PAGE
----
Currently, most iPads and other tablets bought by consumers are Wi-Fi-only. Apple charges a $130 premium for iPad models with cellular connectivity, to offset the cost of 3G and 4G LTE radios, while most other tablet makers charge a $50 premium for cellular-equipped models.
But Glenn Lurie, president of emerging devices at AT&T, told Macworld he believes that as the cost of cellular radios drops, many tablet makers will sell only models with cellular data connectivity built in. That would give users the choice of whether or not to subscribe to a data plan, without needing to pay a greater up-front cost for hardware.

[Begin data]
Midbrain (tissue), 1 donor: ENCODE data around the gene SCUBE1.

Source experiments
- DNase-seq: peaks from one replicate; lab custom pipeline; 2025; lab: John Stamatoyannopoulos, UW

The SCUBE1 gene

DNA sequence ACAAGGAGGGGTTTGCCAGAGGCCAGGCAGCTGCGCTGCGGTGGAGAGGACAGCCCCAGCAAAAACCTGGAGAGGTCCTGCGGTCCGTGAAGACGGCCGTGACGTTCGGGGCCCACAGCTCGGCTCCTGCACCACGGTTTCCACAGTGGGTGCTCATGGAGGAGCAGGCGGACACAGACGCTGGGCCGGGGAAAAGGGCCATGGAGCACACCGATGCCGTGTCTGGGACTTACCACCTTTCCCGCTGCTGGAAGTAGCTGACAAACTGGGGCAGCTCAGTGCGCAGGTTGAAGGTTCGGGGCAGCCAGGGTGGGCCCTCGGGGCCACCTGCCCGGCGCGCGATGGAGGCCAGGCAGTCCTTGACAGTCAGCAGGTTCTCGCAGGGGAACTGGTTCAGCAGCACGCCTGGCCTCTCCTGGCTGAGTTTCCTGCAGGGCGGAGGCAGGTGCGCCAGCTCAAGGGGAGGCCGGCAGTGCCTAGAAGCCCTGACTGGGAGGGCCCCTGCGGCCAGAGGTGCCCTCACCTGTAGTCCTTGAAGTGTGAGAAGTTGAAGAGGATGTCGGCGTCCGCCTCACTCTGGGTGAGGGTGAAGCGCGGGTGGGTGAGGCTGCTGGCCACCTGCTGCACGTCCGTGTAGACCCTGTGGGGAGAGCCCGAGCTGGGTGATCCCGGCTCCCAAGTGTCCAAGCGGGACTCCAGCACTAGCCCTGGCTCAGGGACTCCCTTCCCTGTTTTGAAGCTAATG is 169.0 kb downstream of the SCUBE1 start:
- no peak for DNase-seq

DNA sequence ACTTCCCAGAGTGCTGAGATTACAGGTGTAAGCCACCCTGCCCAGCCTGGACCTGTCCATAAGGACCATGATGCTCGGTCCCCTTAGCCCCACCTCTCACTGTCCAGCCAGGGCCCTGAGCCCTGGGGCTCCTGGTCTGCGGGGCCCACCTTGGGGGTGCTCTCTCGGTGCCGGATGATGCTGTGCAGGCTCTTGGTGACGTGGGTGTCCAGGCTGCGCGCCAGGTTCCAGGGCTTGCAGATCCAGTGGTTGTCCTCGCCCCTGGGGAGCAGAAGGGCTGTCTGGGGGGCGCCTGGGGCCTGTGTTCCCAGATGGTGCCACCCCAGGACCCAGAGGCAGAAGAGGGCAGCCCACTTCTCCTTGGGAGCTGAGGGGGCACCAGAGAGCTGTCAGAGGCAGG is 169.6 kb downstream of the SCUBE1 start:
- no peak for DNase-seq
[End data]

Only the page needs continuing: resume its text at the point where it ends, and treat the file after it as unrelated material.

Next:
"All devices should have all capabilities built in from the beginning," Lurie said.
A big step toward universal connectivity could come this year, as major U.S. carriers are gearing up to offer new data plans that can be shared across multiple devices. For example, a user could pay for one AT&T data plan, and have their allotment available via both an iPhone and an iPad.
AT&T mobile business CEO Ralph de la Vega told CNet this week that his company intends to offer a "family data plan" in the near future, allowing consumers to buy an allotment of data that can be used by multiple devices. Though de la Vega said he's "comfortable" with the plan AT&T will offer to its customers, he declined to give any specifics as to how it will work or what the pricing model will be.
Another barrier that remains is the price of radios: Cellular HSPA+ radios compatible with AT&T's 3G network now cost about $30 on average. But 4G LTE radios, like the ones found in Apple's new iPad, are still as high as $70.